On this he has two concerns
The huge deficits might overstimulate the economy
There are other better uses of the money so the bill is a waste of economic and political resources.
This time, I am going to address them in reverse order. Concern 2 really regards the $1400 checks only. On economic resources, I question the absolutely standard argument that one must decide if some spending is the best use of limited available funds. The key issue (as in the debt and taxes series) is that the US Federal Government can borrow at extremely low interest rates — the 30 year real interest rate is currently negative . Since it will change, I am going to screen cap.
Investors are glad to pay the Treasury to keep their wealth safe. Now consider the US Federal Government intertemporal budget constraint — the present value of spending must be less than or equal to the present value of revenue. What is the present value of revenue ? It is calculated by discounting revenues which grow approximately proportional to GDP by the inflation rate which hmm carry the one, round off a bit works out to roughly INFINITY.
If the Treasury can borrow at an interest rate lower than the trend rate of GDP growth (r<n), then the US Federal Government does not have a binding intertemporal budget constraint. This is the point of debt and taxes I, which turns out to be highly relevant to the Washington Post opinion page printed the day before yesterday. A totally standard calculation implies that there is not now a limit to “economic space” now. This is the normal pattern post WWII except for the period 1980-2000 — indeed the US managed the huge WWII debt with no noticeable trouble. Another way of putting this is that, if r<n then debt never has to be repaid. It can be rolled over forever and will shrink as a fraction of GDP until it is negligible. This is not a heterodox position — the link is to an AEA Presidential Address which is the epitome of orthodoxy.
Summers is also concerned about political limits to other spending. That is the real issue. It is outside of my field of expertise (it is also outside of his officially credentialed field of expertise, but he is clearly generally expert). Many people (too many to link so I will stick to Waldman) have argued that the political limit is public approval of Democrats and is relaxed by giving people what they want. I think it is clear that Democrats suffered in 2009 and 2010 from reckless caution — the backlash was related to doing too little and caring too much about keeping the public debt low. Notably Summers argued this repeatedly from 2010 through 2020 (I just googled [Summers fiscal).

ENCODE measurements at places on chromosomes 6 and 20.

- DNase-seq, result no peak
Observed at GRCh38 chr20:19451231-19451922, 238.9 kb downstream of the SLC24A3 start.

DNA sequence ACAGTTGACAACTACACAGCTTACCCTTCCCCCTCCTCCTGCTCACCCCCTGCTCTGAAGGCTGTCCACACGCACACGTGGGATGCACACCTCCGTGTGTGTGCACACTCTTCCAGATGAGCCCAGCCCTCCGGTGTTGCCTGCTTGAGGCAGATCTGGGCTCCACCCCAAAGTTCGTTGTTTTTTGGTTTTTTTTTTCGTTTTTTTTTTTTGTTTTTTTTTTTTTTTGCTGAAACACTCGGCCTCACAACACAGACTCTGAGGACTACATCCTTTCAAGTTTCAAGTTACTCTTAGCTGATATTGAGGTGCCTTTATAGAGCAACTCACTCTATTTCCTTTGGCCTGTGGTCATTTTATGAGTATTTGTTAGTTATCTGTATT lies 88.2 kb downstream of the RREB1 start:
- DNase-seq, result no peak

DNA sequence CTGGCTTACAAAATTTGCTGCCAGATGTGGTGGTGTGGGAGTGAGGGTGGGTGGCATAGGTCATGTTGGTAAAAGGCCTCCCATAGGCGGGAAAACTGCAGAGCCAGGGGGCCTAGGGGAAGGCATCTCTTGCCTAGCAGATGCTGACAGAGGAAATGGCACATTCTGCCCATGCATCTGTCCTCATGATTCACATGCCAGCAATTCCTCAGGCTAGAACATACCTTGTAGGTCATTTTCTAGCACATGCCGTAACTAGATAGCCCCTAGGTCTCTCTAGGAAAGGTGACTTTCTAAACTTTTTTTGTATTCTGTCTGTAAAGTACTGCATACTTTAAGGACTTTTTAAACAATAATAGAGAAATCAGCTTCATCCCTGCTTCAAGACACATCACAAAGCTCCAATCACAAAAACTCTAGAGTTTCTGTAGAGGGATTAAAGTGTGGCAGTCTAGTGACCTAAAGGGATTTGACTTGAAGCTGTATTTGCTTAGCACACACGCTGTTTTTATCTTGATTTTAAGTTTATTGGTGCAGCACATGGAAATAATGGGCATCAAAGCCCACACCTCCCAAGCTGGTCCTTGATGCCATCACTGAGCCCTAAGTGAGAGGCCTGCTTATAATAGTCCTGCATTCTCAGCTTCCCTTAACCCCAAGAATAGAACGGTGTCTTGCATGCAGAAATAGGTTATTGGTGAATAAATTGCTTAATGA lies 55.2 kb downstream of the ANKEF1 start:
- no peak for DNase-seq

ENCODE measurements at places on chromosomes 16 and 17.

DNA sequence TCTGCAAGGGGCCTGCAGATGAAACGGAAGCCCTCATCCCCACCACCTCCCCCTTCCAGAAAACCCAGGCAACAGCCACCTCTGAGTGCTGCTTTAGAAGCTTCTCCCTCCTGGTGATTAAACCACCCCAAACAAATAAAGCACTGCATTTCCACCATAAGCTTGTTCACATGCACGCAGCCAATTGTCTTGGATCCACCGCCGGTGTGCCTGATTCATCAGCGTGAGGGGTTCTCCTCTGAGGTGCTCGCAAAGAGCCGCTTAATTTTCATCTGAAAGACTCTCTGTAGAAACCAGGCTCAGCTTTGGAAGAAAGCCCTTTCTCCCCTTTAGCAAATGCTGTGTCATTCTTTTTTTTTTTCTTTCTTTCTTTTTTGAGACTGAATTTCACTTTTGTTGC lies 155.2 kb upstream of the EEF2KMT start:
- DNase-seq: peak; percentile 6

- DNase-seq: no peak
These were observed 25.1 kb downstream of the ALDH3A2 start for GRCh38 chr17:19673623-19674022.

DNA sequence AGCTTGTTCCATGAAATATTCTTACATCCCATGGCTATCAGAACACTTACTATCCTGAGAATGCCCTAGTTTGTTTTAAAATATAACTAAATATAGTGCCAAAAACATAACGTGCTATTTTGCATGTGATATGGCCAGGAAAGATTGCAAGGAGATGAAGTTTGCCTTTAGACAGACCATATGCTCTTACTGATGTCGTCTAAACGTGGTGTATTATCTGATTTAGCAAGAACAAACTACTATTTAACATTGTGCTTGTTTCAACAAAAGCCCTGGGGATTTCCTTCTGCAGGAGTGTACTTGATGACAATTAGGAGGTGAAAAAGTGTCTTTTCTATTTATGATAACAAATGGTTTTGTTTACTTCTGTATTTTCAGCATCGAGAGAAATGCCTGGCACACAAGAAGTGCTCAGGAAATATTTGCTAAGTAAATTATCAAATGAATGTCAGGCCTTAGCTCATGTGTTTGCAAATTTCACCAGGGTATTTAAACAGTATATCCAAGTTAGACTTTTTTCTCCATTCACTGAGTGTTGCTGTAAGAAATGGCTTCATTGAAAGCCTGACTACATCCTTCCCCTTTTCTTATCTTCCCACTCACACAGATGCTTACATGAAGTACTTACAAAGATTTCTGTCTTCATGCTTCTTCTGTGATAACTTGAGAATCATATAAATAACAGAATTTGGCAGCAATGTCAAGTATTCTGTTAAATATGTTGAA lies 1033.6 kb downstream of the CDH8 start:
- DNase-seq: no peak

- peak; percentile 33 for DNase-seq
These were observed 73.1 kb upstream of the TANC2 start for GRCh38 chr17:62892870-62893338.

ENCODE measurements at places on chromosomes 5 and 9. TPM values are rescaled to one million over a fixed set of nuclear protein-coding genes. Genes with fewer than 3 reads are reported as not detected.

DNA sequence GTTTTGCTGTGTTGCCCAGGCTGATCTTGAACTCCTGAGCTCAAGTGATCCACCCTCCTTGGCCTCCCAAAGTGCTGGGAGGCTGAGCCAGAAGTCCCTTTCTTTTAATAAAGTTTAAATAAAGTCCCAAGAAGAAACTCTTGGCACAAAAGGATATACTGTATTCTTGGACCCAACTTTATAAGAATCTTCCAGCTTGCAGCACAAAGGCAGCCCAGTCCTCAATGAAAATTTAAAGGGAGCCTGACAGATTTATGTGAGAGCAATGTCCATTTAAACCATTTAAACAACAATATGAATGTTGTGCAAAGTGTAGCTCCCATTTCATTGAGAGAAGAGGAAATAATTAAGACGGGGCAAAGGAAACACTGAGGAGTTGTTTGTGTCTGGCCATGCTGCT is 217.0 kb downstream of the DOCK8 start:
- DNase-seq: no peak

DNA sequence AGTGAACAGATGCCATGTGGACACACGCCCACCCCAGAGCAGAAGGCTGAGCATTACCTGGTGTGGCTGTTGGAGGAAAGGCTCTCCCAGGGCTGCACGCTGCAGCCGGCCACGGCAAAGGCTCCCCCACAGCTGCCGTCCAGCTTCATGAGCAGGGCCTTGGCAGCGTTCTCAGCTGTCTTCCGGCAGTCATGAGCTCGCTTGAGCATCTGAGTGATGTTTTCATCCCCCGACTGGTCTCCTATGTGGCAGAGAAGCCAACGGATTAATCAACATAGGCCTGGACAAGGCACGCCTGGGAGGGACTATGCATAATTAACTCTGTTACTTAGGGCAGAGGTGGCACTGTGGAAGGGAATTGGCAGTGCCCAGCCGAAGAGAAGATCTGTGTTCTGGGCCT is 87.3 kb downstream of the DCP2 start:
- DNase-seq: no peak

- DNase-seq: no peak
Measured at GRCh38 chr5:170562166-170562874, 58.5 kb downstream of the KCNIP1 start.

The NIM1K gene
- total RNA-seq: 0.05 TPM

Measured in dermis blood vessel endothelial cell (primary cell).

OK now the hard part: what about overstimulating ? The first point is that we will not have to accept inflation higher than we desire. The Federal Reserve Open Market Committee (FOMC) can cool down an overheated economy by raising the target Federal funds rate. It is clear from bond prices that investors don’t expect this — bond prices would fall if they did and they have increased even as Democrats won control of the Senate and turned out to be very determined to add to the deficit. Low nominal yields imply that investors don’t expect interest rates to go up. The lack of much change in the difference between nominal ant TIPS yields implies they don’t expect inflation to increase and their expectations about inflation have changed little. Before going on, I note that the high interest rates used to cool down an overheated economy have some but very little relevance for the infinite present value of future revenues calculation — a few months of high interest have a finite effect on the calculation which, again, yields the answer infinity. Just to repeat what is often noted by Summers and others (especially Krugman) the risk of stimulating the wrong amount is extremely asymmetric — the FOMC can raise interest rates and prevent overheating. it can’t lower interest rates much, because the current safe short term interest rate is 0.08%. It is, as Summers notes in his op-ed, much better to err on the side of excessive stimulus.